Reaching out for the Moon, Mars and the stars

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Credit: @The University of Hong Kong

The Laboratory for Space Research (LSR) of The University of Hong Kong, announces its plan to immediately establish a new LSR at HKU Zhejiang Institute of Research Innovation (HKU-ZIRI) in the Lin'an district of Hangzhou in Zhejiang province. With a strategic investment of HKD 10 million, the laboratory is designed to help put Space and Planetary Sciences and related activities squarely on the map at HKU.

These are very exciting times for Space Science both globally and particularly in China with its significant investment in major missions to the Moon, Mars and with the upcoming Space Station. These all provide important opportunities for Hong Kong based science. This new LSR initiative will allow HKU to participate in important space science projects such as the proposed HKU No.1 satellite planned for launch in 2019 that will use novel "Lobster-Eye" X-ray technology to look for evidence of mysterious dark matter, undertake a study of hot gas in rich galaxy clusters, look at comets in the solar system and explore the interaction of the solar-wind with the earth's magnetosphere. This broad mission scope is highly interdisciplinary. It effectively combines the fields of astronomy, earth science, and planetary sciences, making a perfect LSR project. The potential science dividend and impact of this satellite are globally significant and cutting-edge.

The LSR has just leveraged two jointly funded postdoctoral fellows between HKU-LSR and two elite Mainland universities: the KAVLI institute for Astronomy and Astrophysics at Peking University and the Space and Astrophysics group at Nanjing University. Professor Quentin Parker, Acting Director of LSR, on commenting on the new jointly funded postdoctoral fellows with the aforementioned universities said "This exciting development will help turbo charge our collaborations and opportunities for HK based scientists with top Mainland Space and Astrophysics groups."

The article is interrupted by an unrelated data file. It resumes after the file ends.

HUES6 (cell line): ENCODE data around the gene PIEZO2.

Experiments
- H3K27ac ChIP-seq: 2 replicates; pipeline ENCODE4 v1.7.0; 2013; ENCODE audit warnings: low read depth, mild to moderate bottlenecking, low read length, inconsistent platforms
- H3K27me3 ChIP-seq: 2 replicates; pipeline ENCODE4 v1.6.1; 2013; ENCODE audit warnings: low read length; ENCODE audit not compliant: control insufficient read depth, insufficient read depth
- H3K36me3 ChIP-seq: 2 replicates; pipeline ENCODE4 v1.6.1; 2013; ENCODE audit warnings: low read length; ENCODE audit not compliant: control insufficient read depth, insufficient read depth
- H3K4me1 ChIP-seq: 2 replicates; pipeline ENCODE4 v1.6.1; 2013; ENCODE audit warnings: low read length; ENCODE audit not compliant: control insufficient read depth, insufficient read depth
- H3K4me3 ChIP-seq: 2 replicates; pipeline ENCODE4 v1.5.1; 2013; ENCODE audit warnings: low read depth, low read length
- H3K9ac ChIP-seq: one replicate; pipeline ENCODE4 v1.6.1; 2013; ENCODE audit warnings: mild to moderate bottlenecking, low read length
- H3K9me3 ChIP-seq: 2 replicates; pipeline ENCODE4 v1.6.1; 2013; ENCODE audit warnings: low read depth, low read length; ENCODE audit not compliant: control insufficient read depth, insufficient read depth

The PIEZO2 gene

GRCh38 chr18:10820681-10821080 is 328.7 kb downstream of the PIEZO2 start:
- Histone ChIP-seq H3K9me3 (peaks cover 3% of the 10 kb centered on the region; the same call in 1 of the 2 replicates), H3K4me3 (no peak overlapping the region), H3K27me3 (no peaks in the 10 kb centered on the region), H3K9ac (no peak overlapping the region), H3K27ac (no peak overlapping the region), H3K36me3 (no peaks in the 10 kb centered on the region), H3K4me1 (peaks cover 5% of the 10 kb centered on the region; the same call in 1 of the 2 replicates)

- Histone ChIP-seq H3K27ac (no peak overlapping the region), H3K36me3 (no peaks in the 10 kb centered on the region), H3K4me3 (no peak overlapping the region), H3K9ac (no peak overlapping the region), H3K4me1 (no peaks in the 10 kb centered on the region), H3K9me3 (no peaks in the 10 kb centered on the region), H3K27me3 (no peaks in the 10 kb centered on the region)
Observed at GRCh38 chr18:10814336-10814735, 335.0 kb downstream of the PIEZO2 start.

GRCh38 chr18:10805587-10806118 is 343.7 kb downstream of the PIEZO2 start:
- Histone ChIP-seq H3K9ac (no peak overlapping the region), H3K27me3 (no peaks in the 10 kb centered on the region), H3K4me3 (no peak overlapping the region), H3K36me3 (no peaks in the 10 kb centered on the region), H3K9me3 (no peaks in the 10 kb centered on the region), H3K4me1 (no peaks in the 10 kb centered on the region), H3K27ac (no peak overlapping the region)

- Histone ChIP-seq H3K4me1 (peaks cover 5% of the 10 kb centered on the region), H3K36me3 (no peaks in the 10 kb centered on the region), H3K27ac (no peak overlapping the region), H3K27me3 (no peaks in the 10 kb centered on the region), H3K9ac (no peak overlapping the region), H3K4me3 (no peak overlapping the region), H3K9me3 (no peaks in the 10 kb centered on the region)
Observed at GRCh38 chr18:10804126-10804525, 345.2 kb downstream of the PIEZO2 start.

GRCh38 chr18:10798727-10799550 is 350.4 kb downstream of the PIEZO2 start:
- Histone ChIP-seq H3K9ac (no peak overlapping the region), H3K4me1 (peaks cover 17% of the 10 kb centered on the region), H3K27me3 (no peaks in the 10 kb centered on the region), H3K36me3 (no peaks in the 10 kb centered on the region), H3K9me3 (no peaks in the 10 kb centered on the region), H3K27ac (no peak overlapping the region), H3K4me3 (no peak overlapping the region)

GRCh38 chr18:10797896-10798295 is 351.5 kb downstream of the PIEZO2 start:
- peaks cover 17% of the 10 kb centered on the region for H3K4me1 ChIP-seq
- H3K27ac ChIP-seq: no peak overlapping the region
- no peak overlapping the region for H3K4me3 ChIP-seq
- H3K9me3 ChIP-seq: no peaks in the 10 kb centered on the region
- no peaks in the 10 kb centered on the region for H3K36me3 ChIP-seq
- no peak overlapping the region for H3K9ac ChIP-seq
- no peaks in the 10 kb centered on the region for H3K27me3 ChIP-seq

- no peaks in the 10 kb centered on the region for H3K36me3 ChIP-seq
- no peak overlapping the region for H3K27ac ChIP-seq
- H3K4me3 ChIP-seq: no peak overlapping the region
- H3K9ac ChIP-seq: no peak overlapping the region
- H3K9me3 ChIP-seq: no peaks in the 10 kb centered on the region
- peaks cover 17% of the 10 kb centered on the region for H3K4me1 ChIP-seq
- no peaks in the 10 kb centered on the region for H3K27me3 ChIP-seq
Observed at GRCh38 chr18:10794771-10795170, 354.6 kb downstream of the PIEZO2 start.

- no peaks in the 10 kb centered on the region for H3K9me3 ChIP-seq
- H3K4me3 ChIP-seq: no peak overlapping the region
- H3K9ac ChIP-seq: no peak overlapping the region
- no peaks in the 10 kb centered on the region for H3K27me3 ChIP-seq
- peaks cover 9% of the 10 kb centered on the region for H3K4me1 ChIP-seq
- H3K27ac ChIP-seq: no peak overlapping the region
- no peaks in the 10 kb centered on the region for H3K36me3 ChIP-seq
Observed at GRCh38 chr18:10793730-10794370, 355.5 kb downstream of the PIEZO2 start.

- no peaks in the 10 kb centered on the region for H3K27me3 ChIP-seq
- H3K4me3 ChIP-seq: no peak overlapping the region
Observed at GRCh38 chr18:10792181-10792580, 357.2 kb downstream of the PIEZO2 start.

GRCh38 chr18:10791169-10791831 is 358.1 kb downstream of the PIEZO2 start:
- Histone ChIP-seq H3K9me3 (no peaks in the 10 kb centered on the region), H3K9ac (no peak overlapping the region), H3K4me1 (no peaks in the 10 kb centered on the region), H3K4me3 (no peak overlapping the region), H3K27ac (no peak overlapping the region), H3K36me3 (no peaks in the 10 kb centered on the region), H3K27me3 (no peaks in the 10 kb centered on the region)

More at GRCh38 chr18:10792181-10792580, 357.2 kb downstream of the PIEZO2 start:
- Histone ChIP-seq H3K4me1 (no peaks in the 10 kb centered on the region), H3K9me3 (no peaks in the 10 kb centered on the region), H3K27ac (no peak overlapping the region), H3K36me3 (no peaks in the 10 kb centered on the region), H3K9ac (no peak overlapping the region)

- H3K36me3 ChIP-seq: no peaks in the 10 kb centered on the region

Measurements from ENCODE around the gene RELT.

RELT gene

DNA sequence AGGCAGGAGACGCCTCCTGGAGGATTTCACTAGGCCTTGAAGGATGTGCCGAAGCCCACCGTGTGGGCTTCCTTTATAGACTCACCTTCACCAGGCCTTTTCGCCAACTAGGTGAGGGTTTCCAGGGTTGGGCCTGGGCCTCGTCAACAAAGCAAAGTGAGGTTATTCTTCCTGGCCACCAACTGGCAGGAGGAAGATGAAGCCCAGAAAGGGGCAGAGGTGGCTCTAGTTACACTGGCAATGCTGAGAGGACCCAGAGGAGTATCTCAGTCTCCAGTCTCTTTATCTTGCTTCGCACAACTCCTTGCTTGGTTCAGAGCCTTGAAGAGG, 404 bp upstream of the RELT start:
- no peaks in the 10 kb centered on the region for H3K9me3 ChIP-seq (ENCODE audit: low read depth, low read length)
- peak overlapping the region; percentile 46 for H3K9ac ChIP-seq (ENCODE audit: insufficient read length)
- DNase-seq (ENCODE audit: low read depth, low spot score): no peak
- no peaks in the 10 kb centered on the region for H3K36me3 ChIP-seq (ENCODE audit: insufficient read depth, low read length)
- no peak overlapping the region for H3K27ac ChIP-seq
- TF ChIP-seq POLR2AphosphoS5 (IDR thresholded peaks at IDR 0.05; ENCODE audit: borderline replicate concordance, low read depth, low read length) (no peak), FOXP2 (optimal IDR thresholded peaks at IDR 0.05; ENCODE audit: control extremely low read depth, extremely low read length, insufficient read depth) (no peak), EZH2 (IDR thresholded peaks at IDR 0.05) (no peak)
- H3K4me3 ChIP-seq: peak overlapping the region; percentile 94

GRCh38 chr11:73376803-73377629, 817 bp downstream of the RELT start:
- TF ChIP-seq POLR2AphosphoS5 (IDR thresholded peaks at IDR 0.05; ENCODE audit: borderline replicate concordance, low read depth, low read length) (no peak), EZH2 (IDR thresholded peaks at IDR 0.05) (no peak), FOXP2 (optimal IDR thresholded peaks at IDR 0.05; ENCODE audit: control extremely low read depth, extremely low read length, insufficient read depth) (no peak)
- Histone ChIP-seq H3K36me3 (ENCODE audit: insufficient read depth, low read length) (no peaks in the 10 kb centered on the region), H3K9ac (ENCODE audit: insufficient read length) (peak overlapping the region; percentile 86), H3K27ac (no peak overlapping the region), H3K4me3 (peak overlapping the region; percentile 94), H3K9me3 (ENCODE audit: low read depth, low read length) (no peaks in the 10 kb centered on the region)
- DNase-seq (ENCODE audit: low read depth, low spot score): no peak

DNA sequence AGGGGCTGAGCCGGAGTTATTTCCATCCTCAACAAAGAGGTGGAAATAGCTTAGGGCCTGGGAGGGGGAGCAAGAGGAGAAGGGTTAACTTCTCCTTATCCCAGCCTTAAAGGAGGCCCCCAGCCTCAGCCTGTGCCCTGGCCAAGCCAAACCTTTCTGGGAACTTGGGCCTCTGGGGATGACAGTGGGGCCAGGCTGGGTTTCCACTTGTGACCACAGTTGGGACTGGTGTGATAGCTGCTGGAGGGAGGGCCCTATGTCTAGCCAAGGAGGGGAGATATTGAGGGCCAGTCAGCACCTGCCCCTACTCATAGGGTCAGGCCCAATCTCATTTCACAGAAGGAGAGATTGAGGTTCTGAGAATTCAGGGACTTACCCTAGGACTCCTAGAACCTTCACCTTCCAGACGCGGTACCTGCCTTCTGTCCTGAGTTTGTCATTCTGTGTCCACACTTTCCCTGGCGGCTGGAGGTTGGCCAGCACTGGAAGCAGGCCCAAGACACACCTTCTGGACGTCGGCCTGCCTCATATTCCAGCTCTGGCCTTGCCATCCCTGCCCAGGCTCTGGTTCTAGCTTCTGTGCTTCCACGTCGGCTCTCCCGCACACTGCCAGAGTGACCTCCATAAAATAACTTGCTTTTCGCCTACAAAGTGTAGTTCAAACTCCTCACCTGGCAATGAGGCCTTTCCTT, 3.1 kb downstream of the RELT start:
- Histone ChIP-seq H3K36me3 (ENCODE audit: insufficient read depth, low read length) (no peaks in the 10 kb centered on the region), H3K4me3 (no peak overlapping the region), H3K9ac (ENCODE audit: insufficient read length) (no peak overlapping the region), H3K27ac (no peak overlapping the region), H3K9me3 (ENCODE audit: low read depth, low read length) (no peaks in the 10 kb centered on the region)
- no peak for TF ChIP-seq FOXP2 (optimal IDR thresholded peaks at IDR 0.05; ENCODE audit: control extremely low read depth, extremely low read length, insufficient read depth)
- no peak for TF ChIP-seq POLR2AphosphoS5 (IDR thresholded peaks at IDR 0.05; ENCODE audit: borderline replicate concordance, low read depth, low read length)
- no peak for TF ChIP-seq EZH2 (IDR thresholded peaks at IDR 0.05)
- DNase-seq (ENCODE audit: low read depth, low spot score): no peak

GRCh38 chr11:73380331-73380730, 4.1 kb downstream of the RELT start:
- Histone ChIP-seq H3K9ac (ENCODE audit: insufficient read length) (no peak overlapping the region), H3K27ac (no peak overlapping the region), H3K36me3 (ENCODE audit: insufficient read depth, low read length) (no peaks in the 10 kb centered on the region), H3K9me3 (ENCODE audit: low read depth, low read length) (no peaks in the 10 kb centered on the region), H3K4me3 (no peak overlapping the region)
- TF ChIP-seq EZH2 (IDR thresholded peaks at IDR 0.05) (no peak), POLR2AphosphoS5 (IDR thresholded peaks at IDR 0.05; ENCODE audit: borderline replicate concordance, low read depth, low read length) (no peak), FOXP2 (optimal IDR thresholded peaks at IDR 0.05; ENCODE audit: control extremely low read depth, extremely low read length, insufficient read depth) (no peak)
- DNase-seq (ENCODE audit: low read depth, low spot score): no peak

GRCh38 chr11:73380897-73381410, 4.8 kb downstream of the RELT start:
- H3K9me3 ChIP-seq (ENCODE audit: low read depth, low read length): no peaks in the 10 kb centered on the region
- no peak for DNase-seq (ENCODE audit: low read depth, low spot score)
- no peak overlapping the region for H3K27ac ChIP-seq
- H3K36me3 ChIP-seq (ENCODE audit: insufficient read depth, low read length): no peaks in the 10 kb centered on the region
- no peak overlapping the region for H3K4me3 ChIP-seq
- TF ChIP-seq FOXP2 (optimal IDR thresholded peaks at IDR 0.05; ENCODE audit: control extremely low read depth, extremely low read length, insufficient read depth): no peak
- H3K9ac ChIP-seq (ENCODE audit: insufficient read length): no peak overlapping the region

Professor Parker has also been appointed as an adjunct Professor at Zhejiang University who host the Mainland's pre-eminent microsatellite research group. They have agreed to offer practical support in setting up our LSR at HKU-ZIRI. A strong collaboration with them is promised, so linking HKU and the LSR directly to the 3 top Mainland universities in Astrophysics, Space Science and Satellite technologies. With the new initiative of a laboratory on space research at HKU-ZIRI and participation in the HKU No.1 satellite opportunity Parker also stated "we are well placed to emerge over the coming years as a true force in Space and Planetary Science in Hong Kong, the Mainland and globally."

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About LSR

The Laboratory for Space Research (LSR) plays an important role in strategically and favourably positioning HKU astrophysics and planetary research to a higher level. Well situated in a dynamic region of Asia to foster links with the space science community in China and globally as is already occurring, LSR's interdisciplinary research launches various bids to exploit and access the emerging Mainland funding and research environment. We plan to develop multilateral and strategic partnerships with world-leading space science institutes, and participate in large, international, high-impact space missions. We see this as an effective means to better position the LSR, the Departments of Physics and Earth Sciences, the newly established Research Division of the Faculty of Science and so HKU, as a serious node of knowledge, expertise and capacity in space science and related disciplines.

About "HKU No.1" Satellite

An exciting new "Space" partnership was established in Jan.31st, 2018 in Shenzhen. This collaboration, including the School of Astronomy and Space Science of Nanjing University, the Beijing Institute of Space Mechanics and Electricity, Satelliteherd Ltd. and Beijing Origin Space Ltd., HKU LSR is working on the construction, assembly, and testing of the "HKU No.1 satellite". This is an X-ray astronomy telescope with a focused primary science goal to search for dark matter in massive nearby galaxy clusters. This will also be the first soft X-ray satellite in the world that uses "Lobster-Eye" technology. The science mission also includes the study of hot gas in rich galaxy clusters, comets in the solar system and the interaction of the solar-wind with the earth's magnetosphere. The satellite launch is anticipated in mid 2019.

Media Contact

Cindy Chan
[email protected]
852-391-75286

http://www.hku.hk/

Original Source

https://www.hku.hk/press/news_detail_18534.html

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